Sufficient sleep is often an unsung hero of overall health. When people get enough sleep, their bodies are in a better position to fend off illness, and the rest ensures they have enough energy to tackle whatever challenges they confront.
The American Academy of Sleep Medicine and the Sleep Research Society jointly recommend that adults get at least seven hours of sleep per night. A good night’s sleep is often discussed in terms of how it can affect physical health, but adequate rest also can have a profound impact on mental health. Sleep and mental health are intertwined, and the link between the two may be even more significant than was once believed.
• Sleep and depression: The Sleep Foundation notes that sleeping issues have historically been seen as a byproduct of depression. Indeed, the National Center for Biotechnology Information indicates that roughly three in four individuals with depression exhibit symptoms of insomnia. However, the Sleep Foundation reports that growing evidence now indicates poor sleep may induce depression.
• Sleep and anxiety disorders: Data from the National Institutes of Health indicates that one in five adults are affected by an anxiety disorder. The Mayo Clinic reports that feelings of nervousness and fear are hallmarks of anxiety disorders, and such feelings can make it hard to fall asleep. However, a 2013 study published in the journal Neuroscience found that poor sleep can activate anxiety. In addition, the Sleep Foundation reports that chronic insomnia may be a predisposing trait among individuals who eventually develop anxiety disorders.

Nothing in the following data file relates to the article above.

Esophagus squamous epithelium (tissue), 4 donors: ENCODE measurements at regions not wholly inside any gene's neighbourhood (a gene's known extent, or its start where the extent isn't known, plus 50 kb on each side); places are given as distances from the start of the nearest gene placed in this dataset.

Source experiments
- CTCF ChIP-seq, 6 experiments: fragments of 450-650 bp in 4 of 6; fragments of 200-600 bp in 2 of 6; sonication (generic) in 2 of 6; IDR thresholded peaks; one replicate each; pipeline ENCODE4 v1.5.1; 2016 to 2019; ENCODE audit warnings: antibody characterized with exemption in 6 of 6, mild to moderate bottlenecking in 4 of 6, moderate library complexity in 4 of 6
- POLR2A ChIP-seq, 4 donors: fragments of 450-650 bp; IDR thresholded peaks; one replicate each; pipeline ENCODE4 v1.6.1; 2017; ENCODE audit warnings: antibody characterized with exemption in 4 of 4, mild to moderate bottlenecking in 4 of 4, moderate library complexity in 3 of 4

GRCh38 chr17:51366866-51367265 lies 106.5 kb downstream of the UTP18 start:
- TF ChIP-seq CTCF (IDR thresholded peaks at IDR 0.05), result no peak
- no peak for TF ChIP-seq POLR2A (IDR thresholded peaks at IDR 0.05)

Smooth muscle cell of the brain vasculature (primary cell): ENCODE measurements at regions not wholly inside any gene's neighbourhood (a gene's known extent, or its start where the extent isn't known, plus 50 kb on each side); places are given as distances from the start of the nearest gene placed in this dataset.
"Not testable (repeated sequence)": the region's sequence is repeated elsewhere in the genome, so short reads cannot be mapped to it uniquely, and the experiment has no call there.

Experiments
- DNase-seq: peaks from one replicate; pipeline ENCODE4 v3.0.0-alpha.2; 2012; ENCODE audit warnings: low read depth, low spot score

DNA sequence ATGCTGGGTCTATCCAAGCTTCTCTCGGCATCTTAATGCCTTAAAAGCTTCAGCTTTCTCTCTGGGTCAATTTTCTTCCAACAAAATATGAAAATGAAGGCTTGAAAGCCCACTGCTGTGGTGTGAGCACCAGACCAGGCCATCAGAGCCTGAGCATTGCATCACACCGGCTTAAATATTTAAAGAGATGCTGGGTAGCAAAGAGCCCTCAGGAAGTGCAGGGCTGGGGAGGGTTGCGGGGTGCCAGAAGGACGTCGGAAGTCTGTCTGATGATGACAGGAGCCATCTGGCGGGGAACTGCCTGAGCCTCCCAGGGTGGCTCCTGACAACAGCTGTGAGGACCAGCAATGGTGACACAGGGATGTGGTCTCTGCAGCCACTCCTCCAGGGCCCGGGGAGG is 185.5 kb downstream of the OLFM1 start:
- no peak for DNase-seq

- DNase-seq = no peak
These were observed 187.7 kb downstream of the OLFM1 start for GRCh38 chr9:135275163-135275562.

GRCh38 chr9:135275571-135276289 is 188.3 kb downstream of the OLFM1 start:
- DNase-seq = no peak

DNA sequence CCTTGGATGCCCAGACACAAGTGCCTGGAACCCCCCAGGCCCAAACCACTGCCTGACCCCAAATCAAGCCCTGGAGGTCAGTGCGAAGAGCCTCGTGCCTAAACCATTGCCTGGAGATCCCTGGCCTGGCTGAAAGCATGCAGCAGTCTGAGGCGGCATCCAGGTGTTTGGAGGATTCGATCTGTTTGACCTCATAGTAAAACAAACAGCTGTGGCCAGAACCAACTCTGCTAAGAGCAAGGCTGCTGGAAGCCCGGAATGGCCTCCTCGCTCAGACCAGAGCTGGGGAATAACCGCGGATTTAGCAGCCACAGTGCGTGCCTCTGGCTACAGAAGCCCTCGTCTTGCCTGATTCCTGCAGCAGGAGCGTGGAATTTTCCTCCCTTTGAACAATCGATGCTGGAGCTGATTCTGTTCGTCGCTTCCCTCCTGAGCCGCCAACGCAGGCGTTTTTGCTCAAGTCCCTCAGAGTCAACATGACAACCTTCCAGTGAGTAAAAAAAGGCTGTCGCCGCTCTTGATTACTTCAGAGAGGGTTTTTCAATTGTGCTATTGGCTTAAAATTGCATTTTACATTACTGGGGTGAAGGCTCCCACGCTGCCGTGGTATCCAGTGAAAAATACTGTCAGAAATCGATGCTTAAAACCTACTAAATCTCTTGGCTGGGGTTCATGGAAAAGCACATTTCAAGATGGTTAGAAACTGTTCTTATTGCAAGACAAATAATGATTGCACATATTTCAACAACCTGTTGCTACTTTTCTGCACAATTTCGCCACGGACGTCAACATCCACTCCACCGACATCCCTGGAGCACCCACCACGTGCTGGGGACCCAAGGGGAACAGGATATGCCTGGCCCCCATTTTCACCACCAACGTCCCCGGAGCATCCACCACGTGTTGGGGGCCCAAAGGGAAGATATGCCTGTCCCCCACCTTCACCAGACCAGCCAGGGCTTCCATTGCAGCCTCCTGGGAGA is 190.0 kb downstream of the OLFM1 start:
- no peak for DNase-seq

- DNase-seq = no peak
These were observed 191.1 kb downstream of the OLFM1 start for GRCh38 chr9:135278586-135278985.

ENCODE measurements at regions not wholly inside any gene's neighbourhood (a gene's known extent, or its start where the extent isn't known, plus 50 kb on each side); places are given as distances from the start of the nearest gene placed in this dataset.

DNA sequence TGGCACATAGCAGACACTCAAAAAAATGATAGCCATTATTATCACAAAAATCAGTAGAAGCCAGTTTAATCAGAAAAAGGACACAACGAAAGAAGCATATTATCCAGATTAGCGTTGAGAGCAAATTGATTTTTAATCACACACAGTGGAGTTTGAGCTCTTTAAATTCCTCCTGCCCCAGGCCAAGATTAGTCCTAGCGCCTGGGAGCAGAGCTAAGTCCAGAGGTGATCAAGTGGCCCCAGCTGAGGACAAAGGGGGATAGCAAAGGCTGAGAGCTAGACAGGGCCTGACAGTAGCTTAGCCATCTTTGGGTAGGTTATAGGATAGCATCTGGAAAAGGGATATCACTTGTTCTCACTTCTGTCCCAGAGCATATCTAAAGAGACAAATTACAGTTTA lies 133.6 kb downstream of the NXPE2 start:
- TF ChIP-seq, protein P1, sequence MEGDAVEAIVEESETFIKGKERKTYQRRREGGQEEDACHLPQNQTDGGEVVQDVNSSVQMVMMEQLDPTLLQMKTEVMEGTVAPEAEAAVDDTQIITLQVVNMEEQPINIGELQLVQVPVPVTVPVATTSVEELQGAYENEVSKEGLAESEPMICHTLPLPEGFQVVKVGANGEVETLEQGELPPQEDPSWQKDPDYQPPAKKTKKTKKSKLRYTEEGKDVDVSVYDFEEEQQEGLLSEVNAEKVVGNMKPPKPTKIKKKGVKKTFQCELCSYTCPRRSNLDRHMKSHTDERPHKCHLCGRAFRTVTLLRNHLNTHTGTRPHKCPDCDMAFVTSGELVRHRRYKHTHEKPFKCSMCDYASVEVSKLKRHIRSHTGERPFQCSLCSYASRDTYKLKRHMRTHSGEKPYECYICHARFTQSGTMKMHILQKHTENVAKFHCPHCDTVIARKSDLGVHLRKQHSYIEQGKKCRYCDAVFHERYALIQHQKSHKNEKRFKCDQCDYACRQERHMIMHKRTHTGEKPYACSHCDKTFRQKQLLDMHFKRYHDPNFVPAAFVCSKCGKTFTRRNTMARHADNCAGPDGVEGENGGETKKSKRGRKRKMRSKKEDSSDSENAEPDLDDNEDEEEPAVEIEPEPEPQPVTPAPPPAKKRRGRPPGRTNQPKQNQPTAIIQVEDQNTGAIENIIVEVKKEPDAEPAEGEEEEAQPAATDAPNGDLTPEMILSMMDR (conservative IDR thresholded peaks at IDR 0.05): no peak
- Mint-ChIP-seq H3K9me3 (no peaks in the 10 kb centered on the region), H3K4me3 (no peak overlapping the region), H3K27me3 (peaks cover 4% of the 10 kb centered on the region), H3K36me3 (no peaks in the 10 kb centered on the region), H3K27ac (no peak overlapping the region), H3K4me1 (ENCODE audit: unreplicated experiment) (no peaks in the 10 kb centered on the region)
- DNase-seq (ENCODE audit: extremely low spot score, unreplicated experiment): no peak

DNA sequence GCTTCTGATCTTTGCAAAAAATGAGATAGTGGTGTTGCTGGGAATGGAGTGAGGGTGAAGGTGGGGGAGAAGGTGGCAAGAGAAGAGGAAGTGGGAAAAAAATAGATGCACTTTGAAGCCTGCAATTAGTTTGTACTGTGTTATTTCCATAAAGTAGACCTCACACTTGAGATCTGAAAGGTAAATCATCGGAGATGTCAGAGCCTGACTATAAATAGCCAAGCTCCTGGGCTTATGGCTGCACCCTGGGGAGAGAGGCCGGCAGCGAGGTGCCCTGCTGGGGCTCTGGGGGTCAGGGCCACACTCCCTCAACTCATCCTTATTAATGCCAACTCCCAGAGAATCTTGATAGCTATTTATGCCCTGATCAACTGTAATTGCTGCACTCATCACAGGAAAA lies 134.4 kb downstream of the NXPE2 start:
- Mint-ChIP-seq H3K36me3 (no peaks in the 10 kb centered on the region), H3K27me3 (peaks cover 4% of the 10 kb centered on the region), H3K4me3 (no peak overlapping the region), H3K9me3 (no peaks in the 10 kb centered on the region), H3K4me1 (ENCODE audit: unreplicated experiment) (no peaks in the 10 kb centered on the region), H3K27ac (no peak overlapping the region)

• Sleep and bipolar disorder: A 2015 study published in the journal Sleep Medicine Clinics found a strong association between sleep disturbances and symptom worsening in bipolar disorder. The study highlighted evidence that suggests sleeping problems worsen or induce the manic and depressive episodes that are a hallmark of bipolar disorder. Researchers believe that successful treatment for insomnia, which would produce fewer sleep disturbances, can reduce the impact of bipolar disorder.
• Sleep and ADHD: The Sleep Foundation notes that sleeping problems are common in people with ADHD. Difficulty sleeping is commonly and correctly seen as a side effect of ADHD. However, the Sleep Foundation indicates sleep problems also may aggravate issues affecting attention and behavior that characterize ADHD.
The link between sleep and mental health is noteworthy. Sleep issues were once believed to be a byproduct of mental health issues. Though that remains true, there’s growing evidence that sleeping problems also can exacerbate or even trigger mental health problems.
More information is available at sleepfoundation.org.